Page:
FiveThirtyEight’s analysis of the 2016 electorate shows that Hillary Clinton’s loss was indeed due to low voter turnout. Apparently, high numbers of Democrats and Independents (and even a good number of Republicans) didn’t feel it necessary to go out and make a choice between two horrible candidates.
Who could have predicted such a thing? Turns out, it was easy to spot as far back as June 2015. As (obviously) any dolt could see, Clinton’s strong numbers against a fractured Republican field belied real issues among key demographics. And the issue wouldn’t be losing votes to the eventual Republican nominee, but in losing raw voters period. Polling can offer people a chance to see preferences, but judging intensity of preference requires a deeper reading of the numbers.
Clinton’s people should have seen this. (If they did, they figured to correct it by scaring the bejesus out of people by telling them how bad Trump was. That strategy typically invites failure.)
On its face, FiveThirtyEight’s analysis gives Clinton supporters some cover: They can claim that if the turnout had only been higher, their team would have won. (If only it hadn’t been for James Comey/the Russians/fake news/okay maybe Comey again?) But such face-saving leaves unanswered questions about why turnout was so low. Refusing to vote is a vote, as well. People think of political campaigns as an effort to get a voter to choose candidate A over candidate B, but in reality the first challenge is getting voters to make the choice at all.
This week’s guest on the Crummy Little Podcast is Chris Younce, who knows both grassroots campaigns and baseball better than most.
Having spent much of 2012 making sure the insurgent Ron Paul was on Republican primary ballots nationwide, Chris shared his insight into how difficult it would be for someone to jump into the Democratic primary at this stage.
Give it a listen here or on iTunes.
District Media Group Founder and President Beverly Hallberg is one of the savviest media professionals in Washington, D.C., and she did a great job previewing the upcoming Republican debate on this week’s Crummy Little Podcast. She also talks about why Hillary Clinton isn’t connecting with voters (and why Bernie Sanders is). There’s even some baseball talk at the end.
Download the podcast here or check it out on iTunes.
That’s Hillary Clinton’s average lead among non-white voters over various Republican candidates in the head-to-head questions from the CNN/ORC poll released on Tuesday. But the 64-68% support range she hovers might not be enough. As discussed in this week’s post on Communities Digital News, Clinton is lagging behind President Obama’s 82%-16% edge among non-white voters during his re-election.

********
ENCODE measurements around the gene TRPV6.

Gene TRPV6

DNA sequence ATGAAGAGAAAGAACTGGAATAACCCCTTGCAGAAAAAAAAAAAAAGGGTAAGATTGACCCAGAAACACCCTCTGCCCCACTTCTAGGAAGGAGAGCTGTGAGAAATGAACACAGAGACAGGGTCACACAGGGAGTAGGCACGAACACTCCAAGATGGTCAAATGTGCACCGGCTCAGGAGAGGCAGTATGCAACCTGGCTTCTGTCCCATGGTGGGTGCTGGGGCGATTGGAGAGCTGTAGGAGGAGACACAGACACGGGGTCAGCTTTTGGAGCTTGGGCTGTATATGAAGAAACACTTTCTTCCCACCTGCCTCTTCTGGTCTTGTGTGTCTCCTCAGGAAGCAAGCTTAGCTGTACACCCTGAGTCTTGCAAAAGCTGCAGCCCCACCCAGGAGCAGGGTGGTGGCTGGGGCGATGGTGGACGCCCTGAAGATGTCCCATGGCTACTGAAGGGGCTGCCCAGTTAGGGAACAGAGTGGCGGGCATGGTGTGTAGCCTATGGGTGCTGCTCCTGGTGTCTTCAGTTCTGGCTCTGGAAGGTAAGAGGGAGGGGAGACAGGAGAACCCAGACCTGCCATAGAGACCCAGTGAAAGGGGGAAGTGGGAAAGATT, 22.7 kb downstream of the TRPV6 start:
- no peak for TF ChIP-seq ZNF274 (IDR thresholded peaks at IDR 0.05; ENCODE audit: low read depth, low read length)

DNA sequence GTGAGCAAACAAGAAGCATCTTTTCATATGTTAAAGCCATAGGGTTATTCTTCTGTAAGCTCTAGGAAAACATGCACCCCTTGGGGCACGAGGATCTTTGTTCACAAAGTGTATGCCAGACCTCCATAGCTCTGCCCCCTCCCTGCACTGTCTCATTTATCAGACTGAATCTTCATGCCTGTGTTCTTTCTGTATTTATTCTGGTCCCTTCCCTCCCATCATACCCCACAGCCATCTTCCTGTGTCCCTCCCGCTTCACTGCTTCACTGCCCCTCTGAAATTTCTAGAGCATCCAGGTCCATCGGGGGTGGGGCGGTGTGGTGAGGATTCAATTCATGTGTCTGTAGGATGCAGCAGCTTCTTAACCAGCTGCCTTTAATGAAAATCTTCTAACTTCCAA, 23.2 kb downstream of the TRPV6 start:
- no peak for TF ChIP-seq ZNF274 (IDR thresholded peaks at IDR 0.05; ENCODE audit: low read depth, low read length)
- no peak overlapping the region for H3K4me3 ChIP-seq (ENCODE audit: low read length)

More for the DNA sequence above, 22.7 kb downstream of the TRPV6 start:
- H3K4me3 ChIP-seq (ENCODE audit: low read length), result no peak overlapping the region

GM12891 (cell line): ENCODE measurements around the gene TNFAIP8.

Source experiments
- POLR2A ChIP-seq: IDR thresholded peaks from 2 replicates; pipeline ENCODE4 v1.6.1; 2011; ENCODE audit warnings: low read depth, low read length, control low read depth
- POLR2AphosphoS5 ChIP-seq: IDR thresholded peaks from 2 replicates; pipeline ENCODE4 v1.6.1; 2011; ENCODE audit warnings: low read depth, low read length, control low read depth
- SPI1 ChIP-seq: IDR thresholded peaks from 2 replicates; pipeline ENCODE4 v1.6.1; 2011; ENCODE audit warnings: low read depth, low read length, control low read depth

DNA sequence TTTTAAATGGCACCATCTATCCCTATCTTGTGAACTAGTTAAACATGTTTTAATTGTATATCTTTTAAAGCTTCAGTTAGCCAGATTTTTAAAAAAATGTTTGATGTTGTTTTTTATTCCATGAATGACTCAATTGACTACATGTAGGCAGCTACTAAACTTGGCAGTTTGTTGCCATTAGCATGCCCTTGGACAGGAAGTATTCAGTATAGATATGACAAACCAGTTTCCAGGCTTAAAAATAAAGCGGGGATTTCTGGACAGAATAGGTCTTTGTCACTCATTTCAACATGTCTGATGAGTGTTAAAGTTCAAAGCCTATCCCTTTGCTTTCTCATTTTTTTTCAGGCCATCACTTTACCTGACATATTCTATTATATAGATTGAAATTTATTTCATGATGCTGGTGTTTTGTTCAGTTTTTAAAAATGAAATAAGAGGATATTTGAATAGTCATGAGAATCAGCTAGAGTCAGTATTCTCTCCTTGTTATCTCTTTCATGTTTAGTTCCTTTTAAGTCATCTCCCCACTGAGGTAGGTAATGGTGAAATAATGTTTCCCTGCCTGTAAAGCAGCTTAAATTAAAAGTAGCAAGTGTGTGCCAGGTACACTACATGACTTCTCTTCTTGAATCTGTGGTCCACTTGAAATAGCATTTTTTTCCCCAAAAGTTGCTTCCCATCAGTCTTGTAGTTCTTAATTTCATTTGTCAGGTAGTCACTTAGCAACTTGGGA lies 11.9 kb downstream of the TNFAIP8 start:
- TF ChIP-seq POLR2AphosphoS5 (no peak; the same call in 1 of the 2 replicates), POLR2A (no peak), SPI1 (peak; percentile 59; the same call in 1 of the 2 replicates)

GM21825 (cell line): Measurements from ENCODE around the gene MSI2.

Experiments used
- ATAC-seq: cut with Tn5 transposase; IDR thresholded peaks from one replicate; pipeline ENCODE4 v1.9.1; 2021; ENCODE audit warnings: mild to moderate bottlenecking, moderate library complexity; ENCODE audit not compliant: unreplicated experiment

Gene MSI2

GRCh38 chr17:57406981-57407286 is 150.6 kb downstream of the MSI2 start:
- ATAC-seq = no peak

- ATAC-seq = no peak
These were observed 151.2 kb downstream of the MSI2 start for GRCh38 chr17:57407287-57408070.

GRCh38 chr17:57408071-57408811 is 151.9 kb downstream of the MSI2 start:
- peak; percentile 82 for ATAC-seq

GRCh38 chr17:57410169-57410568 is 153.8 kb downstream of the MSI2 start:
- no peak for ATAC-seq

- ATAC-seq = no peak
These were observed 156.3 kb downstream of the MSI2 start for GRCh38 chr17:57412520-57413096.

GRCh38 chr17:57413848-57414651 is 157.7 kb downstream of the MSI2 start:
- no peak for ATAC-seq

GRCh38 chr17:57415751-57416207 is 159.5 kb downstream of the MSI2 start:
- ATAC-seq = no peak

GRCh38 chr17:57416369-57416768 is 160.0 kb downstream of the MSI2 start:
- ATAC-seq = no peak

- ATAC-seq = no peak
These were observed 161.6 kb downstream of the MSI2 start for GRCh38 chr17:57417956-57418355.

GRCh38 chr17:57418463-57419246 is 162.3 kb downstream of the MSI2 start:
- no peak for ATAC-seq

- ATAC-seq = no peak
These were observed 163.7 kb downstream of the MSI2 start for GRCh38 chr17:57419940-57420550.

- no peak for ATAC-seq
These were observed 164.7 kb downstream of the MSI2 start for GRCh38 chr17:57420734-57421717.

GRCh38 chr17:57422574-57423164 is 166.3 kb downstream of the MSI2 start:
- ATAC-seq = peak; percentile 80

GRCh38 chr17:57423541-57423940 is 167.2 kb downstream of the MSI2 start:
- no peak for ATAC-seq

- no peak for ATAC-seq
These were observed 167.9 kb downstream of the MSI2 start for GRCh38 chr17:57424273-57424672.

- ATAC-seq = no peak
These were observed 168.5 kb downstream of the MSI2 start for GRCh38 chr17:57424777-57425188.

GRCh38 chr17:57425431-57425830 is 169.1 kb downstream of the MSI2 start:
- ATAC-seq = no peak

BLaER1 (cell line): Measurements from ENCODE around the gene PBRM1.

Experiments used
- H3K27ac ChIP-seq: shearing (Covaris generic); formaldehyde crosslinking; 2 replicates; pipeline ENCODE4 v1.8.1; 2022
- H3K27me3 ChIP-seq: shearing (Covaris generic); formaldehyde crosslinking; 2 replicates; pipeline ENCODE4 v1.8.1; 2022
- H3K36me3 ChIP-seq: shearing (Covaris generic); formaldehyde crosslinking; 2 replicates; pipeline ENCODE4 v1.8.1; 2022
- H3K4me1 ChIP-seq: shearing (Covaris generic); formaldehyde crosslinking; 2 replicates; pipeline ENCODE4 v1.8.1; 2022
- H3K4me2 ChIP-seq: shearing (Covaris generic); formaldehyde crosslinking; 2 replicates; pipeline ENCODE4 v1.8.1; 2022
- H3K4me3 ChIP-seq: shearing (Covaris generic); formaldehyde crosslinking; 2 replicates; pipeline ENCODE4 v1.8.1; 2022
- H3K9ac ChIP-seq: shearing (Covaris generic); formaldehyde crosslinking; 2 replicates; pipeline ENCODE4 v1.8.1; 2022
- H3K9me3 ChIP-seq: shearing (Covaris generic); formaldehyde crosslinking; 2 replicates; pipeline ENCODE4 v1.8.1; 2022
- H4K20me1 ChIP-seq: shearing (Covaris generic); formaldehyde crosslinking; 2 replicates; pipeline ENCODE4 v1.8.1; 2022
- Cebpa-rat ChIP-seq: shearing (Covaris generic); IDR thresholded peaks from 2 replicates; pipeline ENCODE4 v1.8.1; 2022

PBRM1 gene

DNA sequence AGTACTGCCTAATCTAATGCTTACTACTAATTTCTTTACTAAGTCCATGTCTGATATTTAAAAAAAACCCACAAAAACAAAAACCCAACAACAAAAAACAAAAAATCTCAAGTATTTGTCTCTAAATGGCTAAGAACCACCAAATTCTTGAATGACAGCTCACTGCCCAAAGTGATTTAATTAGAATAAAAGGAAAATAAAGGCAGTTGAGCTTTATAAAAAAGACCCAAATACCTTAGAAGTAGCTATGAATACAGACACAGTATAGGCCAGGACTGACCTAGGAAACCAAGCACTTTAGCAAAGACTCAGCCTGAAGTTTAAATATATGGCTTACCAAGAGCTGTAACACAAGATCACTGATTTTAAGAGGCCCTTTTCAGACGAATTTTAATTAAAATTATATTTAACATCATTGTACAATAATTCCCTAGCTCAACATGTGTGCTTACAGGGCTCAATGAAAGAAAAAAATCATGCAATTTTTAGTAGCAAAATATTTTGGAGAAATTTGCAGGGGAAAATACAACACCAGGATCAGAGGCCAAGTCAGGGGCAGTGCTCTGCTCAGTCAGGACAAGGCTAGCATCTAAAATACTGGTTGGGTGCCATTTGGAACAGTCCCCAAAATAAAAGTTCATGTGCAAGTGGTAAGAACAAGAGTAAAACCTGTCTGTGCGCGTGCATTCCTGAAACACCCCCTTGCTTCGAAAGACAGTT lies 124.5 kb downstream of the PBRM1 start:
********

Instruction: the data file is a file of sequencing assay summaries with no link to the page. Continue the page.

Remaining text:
All the headlines yapped about the Republican field closing the gap on Clinton. That’s important psychologically, but we all knew the race would tighten. This a much bigger potential problem for Clinton.
The difference between where Clinton sits and Obama’s 2012 performance translates into Mitt Romney carrying Florida, Virginia, and Ohio – with a real shot at picking up either Nevada or Colorado for an Electoral College majority. Again, this doesn’t anticipate any minority votes moving from the blue column to the red column; those are only lost votes.
That’s a real big problem for Clinton, who will surely try to exploit police/community relations as a wedge issue.
Maybe Clinton still gets by with a little help from her friends. The NAACP will surely try to literally scare up black voters with images of Freddie Gray and Michael Brown. The arbotion industry will try to do the same with women. Plus, there’s always fraud.
But the point is that she has to do something, because she isn’t inheriting the Obama coalition – at least, not in the numbers she needs.
Hillary knelt down, staring at the pastry for several minutes before she spoke . “These,” she finally said, her voice barely above a whisper, “will do nicely.”
“It’s become so easy,” she continued, standing and smoothing her suit jacket under her anxious palms. “For all the money that goes into these campaigns, this is the blind spot. There are dozens of people who tell you how to shoot your next commercial, so many who will gladly go door to door. But no one hires food tasters any more.”
Hillary turned to the aide, her eyes wide and her smile broad. “And arsenic is so very, very cheap when you know the right baker.”
“Send a dozen to O’Malley. Include a card: ‘Welcome to the race. I know you’ll see it through to the end.'” Hillary turned to leave.
The aide paused the furious scribbling in her notebook. “O-O’Malley?” she stammered. “But he’s so far behind…”
Hillary wheeled, her smile melted away and her eyes burning with fury. In an instant her face was an inch away from the whimpering aide’s.
“It’s not about O’Malley, dammit, it’s about sending a message!” Hillary growled. Then, as soon as it started, the storm subsided and her face relapsed into its familiar, painted smile. Calmly, Hillary turned to leave as she gave a final order.
“Oh, and don’t forget to sign the card: ‘Love, H.'”